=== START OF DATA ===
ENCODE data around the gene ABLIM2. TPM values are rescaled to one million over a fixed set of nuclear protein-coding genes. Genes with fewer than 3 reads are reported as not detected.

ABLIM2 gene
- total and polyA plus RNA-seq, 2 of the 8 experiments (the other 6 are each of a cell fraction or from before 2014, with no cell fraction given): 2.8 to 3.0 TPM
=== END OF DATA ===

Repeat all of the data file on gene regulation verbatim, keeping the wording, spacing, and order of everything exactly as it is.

ENCODE data around the gene ABLIM2. TPM values are rescaled to one million over a fixed set of nuclear protein-coding genes. Genes with fewer than 3 reads are reported as not detected.

ABLIM2 gene
- total and polyA plus RNA-seq, 2 of the 8 experiments (the other 6 are each of a cell fraction or from before 2014, with no cell fraction given): 2.8 to 3.0 TPM